Ethnicity is a category widely used in science, which denotes the existence of culturally distinctive (ethnic) groups and identities. In the social science, the term “ethnos” is more widely used in all cases when it comes to ethnic communities (peoples) of different historical and evolutionary type (tribe, nationality, nation). The concept of ethnos implies the existence of homogeneous, functional and static characteristics that distinguish this group from others that have different parameters of the same characteristics. The accepted definition of an ethnos does not exist, but its definitions are dominant as an “ethnosocial organism” or as a “biosocial organism”. The concept of ethnicity questions this view of cultural distinctiveness and pays attention primarily to its procedural (socially constructed) nature, the mobile and multicultural nature of modern societies, to the practical absence of cultural isolates. Among scholars, there is also no unity in the approach to the definition of the phenomenon of ethnicity, but there are some characteristics characteristic of communities that allow them to be considered ethnic or to speak of the presence of ethnicity as such:

  1. the presence of ideas shared by the group members about the general territorial and historical origin, the existence of a single language, the common features of material and spiritual culture;
  2. politically designed ideas about the country and special institutions, such as statehood, which can be considered part of what constitutes an idea of the people;
  3. sense of distinctiveness, i.e. awareness of the members of the group of their belonging to it, and based on this form of solidarity and joint action.

Weber retains the definition of ethnic community as a group whose members “have a subjective belief in their common origin because of the similarity of physical appearance or customs, or both, or because of the general memory of colonization and migration.” An important role in the understanding of ethics is played by the correlation of social and cultural boundaries, internal (empy) and external (ethical) representations, which is one or another group (F. Bart). The characteristics used to determine ethnic groups can’t be reduced to the sum of cultural material contained within ethnic boundaries. Ethnic groups (or ethnoses) are determined primarily by those characteristics that the members of the group consider to be meaningful (or this value is imposed from outside) and which underlie their self-awareness. Thus, ethnicity is a form of social organization of cultural differences.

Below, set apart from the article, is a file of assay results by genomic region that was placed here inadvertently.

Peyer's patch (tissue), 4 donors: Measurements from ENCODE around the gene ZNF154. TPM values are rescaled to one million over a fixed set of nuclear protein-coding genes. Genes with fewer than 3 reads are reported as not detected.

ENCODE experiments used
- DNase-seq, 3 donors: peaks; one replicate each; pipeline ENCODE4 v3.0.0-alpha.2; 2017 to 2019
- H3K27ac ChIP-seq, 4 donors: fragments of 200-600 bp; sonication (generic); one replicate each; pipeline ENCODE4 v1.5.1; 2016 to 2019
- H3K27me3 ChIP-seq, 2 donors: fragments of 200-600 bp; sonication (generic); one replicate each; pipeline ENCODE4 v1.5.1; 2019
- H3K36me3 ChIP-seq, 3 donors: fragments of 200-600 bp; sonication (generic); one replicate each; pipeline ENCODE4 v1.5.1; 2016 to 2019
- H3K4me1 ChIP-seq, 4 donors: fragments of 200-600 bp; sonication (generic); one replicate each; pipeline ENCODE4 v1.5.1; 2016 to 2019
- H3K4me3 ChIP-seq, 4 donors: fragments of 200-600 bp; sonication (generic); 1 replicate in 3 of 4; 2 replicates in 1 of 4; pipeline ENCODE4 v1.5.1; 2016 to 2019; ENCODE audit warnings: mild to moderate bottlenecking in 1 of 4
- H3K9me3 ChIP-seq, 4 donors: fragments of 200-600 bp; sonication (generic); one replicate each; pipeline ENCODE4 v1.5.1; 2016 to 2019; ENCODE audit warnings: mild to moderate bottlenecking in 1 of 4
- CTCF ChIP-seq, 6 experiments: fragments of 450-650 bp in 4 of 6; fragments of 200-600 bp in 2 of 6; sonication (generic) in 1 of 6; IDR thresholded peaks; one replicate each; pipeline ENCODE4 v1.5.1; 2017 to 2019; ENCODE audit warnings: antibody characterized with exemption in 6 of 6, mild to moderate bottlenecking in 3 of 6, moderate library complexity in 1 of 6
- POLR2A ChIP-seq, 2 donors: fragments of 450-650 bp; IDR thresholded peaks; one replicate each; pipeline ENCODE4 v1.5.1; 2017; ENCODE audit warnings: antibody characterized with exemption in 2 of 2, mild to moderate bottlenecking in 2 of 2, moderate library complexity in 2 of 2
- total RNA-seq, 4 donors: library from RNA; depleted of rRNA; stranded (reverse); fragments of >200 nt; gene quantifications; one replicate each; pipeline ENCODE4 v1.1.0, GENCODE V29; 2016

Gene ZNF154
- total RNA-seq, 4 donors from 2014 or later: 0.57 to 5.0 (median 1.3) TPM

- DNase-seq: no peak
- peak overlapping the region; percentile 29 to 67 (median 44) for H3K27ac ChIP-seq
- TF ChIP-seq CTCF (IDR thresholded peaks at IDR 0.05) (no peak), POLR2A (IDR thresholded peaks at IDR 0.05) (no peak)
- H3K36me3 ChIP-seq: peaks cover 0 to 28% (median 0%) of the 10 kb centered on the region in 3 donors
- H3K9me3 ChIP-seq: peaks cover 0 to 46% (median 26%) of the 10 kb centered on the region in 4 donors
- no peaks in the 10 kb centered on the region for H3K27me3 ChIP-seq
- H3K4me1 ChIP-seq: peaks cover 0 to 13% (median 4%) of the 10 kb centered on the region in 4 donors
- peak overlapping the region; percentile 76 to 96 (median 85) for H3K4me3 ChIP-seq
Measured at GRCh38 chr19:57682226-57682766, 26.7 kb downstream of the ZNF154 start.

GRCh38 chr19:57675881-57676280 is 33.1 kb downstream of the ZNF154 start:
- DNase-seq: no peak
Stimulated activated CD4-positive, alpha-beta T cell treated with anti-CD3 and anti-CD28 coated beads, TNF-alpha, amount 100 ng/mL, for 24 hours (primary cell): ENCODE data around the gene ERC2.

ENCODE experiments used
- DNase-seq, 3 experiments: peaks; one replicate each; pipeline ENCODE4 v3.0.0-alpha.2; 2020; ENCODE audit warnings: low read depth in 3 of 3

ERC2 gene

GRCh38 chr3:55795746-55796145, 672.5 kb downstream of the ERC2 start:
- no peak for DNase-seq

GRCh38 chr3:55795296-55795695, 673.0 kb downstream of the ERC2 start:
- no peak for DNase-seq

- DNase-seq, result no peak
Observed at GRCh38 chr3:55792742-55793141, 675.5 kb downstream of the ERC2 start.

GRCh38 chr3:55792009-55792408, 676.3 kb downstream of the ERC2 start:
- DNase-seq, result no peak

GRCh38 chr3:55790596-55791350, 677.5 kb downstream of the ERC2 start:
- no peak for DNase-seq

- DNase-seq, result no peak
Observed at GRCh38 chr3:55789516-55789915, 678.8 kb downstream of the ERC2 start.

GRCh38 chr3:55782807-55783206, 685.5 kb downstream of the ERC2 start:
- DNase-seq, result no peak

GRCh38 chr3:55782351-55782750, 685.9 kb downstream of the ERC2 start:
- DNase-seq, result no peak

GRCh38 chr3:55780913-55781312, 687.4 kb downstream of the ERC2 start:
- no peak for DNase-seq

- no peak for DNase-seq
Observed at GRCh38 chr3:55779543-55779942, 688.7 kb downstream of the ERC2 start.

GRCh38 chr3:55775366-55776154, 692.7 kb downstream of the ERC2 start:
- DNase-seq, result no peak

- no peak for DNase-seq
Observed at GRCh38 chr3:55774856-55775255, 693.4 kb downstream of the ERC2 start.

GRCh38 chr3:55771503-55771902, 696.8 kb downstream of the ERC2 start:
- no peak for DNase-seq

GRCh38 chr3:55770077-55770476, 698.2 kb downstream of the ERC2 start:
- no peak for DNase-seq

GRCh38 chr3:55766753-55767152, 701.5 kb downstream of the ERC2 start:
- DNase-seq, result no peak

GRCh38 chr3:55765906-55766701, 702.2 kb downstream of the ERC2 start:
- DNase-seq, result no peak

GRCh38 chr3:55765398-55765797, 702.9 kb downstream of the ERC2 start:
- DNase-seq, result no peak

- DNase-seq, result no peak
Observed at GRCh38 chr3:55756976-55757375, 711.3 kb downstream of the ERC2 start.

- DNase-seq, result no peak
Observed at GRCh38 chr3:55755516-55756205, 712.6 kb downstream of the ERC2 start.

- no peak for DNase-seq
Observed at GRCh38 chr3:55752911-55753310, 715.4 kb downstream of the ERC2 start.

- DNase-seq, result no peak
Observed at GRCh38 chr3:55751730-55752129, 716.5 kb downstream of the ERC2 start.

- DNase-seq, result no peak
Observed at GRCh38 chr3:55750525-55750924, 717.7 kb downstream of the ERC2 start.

Proceeding from this, the term “people” or “ethnos” in the sense of ethnic community is understood as a group of people whose members have one or more common names and common elements of culture, have a myth (version) of common origin and thus have a common historical memory, can associate themselves with a particular geographic territory, and also demonstrate a sense of group solidarity. The notion that ethnicity is formed and the ethnic community is built on the basis of an ethnic opposition between “we-they” is inadequate. Individual and collective ethnicity defines itself through fundamental links with other social and political communities, including state, and not necessarily built on the negative opposition. Thus, the ethnic community (people, ethnos) is a community based on cultural self-identification concerning other communities with which it is in fundamental relations.

Ethnicity is formed and exists in the context of the social experience and processes with which people are connected. Others identify some participants in these processes as members of a particular ethnic group. From the intra-group point of view, ethnicity is based on a complex of cultural traits that members of this group distinguish themselves from other groups, even if they are culturally very close. The differences that they can make with respect to others are usually quite definite and multilevel, while external representations of the group tend to generalize and stereotyped criteria when determining the characteristics of groups. In other words, both the objective and subjective criteria are present in the internal and external definitions of the ethnic group (people, ethnos). It often happens that blood relationship or other objective criteria do not play a determining role. Ethnicity presupposes the existence of social markers as recognized means of differentiating groups coexisting in a wider field of social interaction. These distinctive markers are formed on different bases, including physical appearance, geographical origin, economic specialization, religion, language and even such external features as clothing or food.

The intellectual history of the term “ethnicity” began in the 60s of the 20th century when the changes in postcolonial geopolitics and movements of ethnic minorities in many industrialized countries took place for their rights. The emergence of various interpretations of ethnicity concerned such phenomena as social and political changes, the formation of identity, social conflict, race relations, nazi construction, assimilation, etc. There are three basic approaches to understanding ethnicity: essentialist (primordial), instrumentalist and constructivist.